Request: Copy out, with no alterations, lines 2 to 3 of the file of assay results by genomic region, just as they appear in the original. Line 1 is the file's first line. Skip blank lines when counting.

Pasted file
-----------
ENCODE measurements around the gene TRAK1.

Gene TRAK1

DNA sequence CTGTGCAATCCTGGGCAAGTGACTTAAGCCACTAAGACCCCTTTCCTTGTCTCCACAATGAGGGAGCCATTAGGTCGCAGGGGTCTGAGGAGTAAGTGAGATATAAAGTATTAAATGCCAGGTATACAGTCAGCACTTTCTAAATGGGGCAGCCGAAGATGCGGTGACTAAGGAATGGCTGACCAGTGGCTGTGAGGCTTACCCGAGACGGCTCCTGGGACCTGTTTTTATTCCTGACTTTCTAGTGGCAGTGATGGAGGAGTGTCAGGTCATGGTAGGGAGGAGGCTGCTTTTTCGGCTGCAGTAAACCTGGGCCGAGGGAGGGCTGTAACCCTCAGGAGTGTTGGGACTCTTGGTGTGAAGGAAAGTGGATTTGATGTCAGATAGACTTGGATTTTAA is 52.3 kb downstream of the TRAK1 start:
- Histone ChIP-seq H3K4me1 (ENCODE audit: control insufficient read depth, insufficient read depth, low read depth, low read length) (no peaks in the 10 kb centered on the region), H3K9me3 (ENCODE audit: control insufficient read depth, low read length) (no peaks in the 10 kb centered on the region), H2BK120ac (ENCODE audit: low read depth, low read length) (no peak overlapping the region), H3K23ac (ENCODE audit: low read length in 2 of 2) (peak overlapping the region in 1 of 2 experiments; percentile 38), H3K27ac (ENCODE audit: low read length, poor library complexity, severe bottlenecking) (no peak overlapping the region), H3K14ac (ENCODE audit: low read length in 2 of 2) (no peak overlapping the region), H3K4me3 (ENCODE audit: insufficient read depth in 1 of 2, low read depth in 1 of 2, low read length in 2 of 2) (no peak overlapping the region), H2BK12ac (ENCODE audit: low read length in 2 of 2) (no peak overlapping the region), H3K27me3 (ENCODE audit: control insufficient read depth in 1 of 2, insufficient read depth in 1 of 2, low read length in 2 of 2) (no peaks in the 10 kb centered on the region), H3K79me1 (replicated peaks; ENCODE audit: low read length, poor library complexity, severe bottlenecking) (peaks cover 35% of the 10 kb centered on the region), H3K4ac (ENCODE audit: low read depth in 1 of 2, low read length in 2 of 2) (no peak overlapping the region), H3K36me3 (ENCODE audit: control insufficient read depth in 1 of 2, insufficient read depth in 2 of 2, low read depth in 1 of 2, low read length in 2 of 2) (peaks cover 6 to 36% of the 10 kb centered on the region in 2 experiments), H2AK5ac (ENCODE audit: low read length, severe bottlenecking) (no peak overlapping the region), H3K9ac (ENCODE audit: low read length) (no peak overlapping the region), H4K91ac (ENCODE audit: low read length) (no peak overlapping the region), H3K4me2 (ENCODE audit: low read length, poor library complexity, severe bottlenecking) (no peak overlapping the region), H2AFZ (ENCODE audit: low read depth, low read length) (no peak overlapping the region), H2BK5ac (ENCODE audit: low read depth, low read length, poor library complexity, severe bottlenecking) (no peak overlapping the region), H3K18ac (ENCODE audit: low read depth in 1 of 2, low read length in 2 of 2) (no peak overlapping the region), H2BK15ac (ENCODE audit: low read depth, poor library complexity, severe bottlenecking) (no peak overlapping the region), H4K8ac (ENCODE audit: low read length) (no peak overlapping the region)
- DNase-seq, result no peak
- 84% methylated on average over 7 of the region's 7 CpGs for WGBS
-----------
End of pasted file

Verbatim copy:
Gene TRAK1

DNA sequence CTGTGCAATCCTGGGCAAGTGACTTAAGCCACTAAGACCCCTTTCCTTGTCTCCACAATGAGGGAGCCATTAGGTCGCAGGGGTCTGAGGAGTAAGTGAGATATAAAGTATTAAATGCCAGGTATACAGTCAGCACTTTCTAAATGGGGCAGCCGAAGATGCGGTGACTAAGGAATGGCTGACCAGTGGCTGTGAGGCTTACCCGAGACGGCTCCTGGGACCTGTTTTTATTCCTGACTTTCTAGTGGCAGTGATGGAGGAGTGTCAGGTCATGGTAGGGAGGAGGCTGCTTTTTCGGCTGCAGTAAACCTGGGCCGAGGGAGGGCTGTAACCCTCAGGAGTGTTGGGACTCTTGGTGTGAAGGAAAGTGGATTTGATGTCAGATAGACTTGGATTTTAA is 52.3 kb downstream of the TRAK1 start: